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She was certain, of course, despite the fact that she was a rookie cop acting undercover in a high crime area and admittedly under a lot of stress. She was certain even though her identification of my client in a photo spread took place three weeks after "the buy."
Implausible? To me – yes. To the jury – no. After all, she was certain.
The "vagaries of eyewitness identification," which were written about by the US Supreme Court in a 1967 decision, US vs Wade, are well known, at least to criminal defense lawyers and to those who study the subject in depth.
Consider the State vs Ronald Cotton, a September 15, 1991 decision from North Caroline. In 1984, Jennifer Thompson then a 22-year old college student with a 4.0 grade point average, was raped at knife point. At trial, she testified that during the ordeal she studied her attacker's face, enabling her to identify him from photos at the police station several days later. She was 100 percent positive. No doubt in her mind.
The problem was that DNA evidence exonerated Ronald Cotton after he spent 11 years in prison. Afterward, Thompson not only acknowledged her mistake, she also lectured about her experience.
So what's a lawyer to do when faced with someone, especially a police officer or a sympathetic victim, who is "certain" of his or her observations?
Defense attorneys can and do file the requisite motions to suppress. But unless the identification procedure is set up in an egregious fashion, there are blatant disparities in suspect's appearances or the police are caught on tape coaching a witness, motions to suppress are rarely granted.
Defense attorneys can request cautionary instructions from the judge or special jury instructions from the judge or special jury instructions at the end of the case that explain the weaknesses of eyewitness identification.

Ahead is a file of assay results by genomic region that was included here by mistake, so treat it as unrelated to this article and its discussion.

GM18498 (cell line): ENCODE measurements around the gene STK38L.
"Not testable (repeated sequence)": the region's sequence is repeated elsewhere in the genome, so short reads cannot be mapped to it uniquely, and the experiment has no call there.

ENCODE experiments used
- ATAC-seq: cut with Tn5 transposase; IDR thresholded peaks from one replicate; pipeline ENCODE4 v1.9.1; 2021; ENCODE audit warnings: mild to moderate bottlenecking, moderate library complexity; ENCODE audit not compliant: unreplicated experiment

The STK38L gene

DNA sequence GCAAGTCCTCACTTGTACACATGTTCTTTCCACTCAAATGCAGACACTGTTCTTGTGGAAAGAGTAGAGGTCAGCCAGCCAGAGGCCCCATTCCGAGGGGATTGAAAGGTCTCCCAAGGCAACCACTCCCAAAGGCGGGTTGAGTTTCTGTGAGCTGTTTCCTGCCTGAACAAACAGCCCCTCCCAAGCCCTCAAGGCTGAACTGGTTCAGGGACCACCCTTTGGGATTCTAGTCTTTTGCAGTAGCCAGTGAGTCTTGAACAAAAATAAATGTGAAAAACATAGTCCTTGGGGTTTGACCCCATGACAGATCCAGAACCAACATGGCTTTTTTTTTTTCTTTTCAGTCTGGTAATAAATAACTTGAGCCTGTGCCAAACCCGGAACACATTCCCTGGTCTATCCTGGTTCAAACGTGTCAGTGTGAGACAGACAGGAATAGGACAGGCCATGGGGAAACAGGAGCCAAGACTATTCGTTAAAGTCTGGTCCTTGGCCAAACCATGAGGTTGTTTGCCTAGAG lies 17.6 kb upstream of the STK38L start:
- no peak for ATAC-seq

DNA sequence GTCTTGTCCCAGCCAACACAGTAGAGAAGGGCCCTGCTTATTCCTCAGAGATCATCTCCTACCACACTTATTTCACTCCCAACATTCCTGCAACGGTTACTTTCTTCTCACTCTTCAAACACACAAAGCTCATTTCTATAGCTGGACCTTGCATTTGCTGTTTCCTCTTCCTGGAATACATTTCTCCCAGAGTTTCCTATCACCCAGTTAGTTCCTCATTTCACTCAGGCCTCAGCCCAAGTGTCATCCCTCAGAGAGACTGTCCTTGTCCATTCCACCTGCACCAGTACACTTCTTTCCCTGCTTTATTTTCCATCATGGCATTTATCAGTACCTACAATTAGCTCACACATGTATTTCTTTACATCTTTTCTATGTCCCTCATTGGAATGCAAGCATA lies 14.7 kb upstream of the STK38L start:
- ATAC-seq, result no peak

Typical jury instructions ask the jury when assessing witnesses testimony, to consider how confident each witness was when making his or her identification. This instruction actually is contrary to the belief among psychologists familiar with the subject that confidence does not guarantee accuracy.
It is now all too clear that when an eye-witness's identification is the centerpiece of the prosecution's case, the defense must offer expert testimony on the subject. This is more difficult, however, than it should be.
The cast number of trial judges are hostile to defense counsels' attempts to educate juries about the "vagaries" of eyewitness identifications. They routinely exclude such evidence on the grounds that the assessment of the reliability of an eyewitness's identification is within the jury's common knowledge
The problem with eyewitness identification testimony is that what a witness says is true because the witness saw the event with her own eyes is most likely to be believed by juries, yet actually may turn out to be unreliable. During cross-examination, eyewitnesses should be asked: How far away was the witness? Were there obstacles obstructing the view? What were the lighting conditions? Does the witness have poor eyesight? What was the duration of the observation?
What's not as well known is that, according to the scholarly literature, there is no correlation between the confidence a witness expresses and the accuracy of his or her identification. High stress reduces accuracy. And studies show that even if a witness view a suspect for a lengthy period of time, if there are corrupting factors, the witness may not remember it accurately.
Experts have found that there is a decreased accuracy in the identification of a suspect of one racial group by a witness of another racial group. Accuracy also decreases when a weapon is present. And an initial identification by a witness may influence that same witness's later identifications.